DC Edit | On way to the moon, with India's prayers
India’s pride in taking another ‘moonshot’ is in the air now and a spacecraft is on its way to a lunar orbit. It was always believed that a good start is half the job done, but in this case the far trickier part remains. Landing the rover on the surface of the moon is the challenge ahead whose result we will not know until about August 23 when the sun rises on the moon for a long lunar day.
If the lessons of Chandrayaan-1 and 2 have been learnt and have led the redesigning on the drawing board, there should be room for much optimism on this mission succeeding in soft-landing the lander, with its four engines with throttles, and containing the rover whose exploratory journey on the moon will last just one lunar day or 14 earth days.
A soft landing is all too critical considering it is a necessary precursor to sending Indian astronauts to the Moon, aboard the much-anticipated Gaganyaan mission. There was a well of sympathy for our dedicated scientists when the Chandrayaan-2 crash landed in 2019 as this difficult mission that only three nations — the US, Russia, and China — have cracked thus far is known to be hazardous.
What they have done to give themselves a better chance now is impressive, with the lander having been endowed with stronger legs and the mission additional ability to scout sites and pick an ideal landing spot somewhere near the Moon’s south pole. Even so, there is no knowing how effective it is until the soft landing is achieved.
Chandrayaan-3’s lander has hazard detection and avoidance systems based on cameras for safe landing and for the rover to then move on the Moon’s surface. All improvements are based on the experience of the first two missions in 2008 and 2019. On the first it was possible only to let the spacecraft thud on to the surface and on the second a navigation malfunction in the propulsion system led to the crash landing that rendered the lander and rover useless whereas the orbiter continued its lonely journeys around the Moon and contributed invaluable scientific data.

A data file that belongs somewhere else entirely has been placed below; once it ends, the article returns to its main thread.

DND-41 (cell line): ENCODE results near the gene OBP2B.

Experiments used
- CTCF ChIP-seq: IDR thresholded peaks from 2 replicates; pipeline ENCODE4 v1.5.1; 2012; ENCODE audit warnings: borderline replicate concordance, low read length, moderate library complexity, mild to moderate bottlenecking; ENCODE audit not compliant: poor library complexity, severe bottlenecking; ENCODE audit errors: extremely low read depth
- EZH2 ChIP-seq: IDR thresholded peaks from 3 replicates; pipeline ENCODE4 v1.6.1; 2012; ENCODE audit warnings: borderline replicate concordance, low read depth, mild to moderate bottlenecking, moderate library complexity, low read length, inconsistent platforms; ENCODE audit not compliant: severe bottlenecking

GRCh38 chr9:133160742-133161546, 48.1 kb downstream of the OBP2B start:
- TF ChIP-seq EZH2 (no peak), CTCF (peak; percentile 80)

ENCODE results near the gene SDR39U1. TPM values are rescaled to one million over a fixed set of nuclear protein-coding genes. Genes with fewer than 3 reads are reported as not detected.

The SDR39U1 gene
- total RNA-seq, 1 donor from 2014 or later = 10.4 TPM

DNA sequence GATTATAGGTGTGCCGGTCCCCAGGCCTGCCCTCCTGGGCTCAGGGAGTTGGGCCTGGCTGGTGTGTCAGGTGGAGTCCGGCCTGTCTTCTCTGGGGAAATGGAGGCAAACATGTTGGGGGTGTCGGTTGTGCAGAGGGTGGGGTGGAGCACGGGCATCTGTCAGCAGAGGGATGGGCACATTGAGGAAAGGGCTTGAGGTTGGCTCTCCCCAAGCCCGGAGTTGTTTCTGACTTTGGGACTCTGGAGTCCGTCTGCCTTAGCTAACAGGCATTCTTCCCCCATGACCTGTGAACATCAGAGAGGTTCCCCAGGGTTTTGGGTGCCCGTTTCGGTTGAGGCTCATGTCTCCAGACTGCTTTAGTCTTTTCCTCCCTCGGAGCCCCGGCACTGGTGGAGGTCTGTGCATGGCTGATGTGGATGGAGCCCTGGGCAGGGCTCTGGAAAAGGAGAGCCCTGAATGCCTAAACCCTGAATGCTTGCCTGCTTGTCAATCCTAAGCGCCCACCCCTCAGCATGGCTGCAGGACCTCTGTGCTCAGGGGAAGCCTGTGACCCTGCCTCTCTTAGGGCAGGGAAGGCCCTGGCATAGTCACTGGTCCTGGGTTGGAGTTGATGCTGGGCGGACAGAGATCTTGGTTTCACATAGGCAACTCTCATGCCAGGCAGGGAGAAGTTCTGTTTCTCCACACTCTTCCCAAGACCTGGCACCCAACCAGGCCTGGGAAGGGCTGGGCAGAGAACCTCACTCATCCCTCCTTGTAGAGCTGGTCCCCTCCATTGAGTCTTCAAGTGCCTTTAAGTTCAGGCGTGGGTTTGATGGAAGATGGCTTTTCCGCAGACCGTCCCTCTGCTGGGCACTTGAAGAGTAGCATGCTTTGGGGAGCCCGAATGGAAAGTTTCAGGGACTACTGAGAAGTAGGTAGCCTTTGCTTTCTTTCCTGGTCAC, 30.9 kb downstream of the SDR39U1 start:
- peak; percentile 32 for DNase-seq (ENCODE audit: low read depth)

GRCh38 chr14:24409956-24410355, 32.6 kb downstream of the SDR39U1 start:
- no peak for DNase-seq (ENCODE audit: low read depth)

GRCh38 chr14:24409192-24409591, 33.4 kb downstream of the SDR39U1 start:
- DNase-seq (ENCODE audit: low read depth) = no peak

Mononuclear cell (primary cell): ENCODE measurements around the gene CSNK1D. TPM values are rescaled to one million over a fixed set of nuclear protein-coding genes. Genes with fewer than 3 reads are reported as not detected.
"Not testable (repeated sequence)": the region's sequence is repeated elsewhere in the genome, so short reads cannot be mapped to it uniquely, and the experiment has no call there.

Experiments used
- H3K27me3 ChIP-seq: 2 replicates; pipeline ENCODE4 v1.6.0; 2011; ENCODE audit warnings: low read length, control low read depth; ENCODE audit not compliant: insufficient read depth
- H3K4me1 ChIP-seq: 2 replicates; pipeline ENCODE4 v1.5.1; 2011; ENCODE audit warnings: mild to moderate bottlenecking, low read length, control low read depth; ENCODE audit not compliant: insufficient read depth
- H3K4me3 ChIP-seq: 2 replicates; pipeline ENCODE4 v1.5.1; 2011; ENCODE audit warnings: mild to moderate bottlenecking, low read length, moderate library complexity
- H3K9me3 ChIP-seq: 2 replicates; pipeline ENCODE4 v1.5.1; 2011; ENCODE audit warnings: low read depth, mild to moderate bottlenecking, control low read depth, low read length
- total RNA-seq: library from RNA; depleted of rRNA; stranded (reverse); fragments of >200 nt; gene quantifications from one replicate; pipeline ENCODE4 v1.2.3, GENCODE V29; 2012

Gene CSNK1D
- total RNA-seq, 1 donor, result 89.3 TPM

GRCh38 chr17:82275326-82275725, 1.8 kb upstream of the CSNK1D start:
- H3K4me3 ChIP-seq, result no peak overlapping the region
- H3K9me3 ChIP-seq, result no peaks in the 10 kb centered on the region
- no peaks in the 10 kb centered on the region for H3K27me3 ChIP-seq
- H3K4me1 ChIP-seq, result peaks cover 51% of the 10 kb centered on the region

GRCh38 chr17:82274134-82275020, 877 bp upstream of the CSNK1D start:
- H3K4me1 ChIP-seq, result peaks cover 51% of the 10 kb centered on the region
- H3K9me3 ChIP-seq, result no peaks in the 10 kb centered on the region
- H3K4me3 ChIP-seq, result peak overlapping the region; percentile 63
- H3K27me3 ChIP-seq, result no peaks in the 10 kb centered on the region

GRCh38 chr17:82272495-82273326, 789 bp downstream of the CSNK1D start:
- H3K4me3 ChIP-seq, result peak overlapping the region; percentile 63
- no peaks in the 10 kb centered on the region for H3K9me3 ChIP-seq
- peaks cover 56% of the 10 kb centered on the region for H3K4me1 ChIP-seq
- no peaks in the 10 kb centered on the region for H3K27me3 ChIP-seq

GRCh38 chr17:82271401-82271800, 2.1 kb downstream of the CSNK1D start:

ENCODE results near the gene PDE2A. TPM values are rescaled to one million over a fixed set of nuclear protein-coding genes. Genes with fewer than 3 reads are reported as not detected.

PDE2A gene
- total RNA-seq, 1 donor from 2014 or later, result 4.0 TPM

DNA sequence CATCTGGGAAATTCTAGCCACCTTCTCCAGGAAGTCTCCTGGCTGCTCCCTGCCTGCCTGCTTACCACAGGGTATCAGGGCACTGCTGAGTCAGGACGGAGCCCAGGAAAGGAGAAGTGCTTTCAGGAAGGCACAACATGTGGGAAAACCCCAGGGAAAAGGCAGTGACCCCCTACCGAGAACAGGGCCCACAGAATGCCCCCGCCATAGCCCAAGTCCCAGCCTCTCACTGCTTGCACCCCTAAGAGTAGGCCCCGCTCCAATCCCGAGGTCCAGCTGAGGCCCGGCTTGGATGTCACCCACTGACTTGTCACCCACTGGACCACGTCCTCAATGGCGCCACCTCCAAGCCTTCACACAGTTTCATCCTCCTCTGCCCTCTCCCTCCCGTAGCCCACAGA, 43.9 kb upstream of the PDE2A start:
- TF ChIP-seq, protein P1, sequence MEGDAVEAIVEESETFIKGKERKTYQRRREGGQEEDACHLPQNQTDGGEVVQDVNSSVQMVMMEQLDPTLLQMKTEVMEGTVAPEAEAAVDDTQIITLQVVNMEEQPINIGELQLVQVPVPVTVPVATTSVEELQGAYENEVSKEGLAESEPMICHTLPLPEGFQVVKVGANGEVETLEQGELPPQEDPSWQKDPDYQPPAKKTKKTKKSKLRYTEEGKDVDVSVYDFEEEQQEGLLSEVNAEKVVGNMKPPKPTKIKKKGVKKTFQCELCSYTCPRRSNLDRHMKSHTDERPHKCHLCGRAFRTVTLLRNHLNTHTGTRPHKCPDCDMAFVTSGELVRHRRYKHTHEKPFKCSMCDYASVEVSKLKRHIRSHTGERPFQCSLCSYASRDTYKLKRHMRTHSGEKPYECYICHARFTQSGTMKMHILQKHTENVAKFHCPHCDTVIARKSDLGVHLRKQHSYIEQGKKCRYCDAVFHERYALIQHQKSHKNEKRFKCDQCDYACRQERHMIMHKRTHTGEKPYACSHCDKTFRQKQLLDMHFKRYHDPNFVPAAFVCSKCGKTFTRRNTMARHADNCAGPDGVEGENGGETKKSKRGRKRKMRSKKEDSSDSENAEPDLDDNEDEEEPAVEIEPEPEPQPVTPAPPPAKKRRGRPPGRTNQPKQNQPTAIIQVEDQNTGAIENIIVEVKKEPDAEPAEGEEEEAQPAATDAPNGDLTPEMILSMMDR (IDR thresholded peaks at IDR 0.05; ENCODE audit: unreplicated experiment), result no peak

It is fingers crossed as the nation with an array of projects on the anvil – from a mission to the Sun to joining Nasa in sending astronauts to the International Space Station strives to validate its capabilities and satisfy its aspirations to be the next big player in space after the old and new superpowers and claim its place in the forefront of scientific developments.
Since space was thrown open to private players, there has been added interest, as well as investments, to take a shot at cutting edge technology to conquer spaces far beyond us that help in putting the earth’s dwarfish stature in the Universe in proper perspective. With projects to Mars and beyond planned in tandem with Nasa in the future in the wake of India signing the Artemis Accords, the United States will also be taking an even greater interest in Chandrayaan-3’s soft landing.
What should tickle the imagination is the Artemis programme also envisages a long-term human presence on earth’s moon even as longer manned space voyages are being planned in the decades to come. India, with its price-conscious and economic way of doing things even in space programmes, is in for exciting collaborations for the benefit of mankind. Let us just say that India has truly arrived on the space scene, a presence that can only grow with the anticipated soft landing.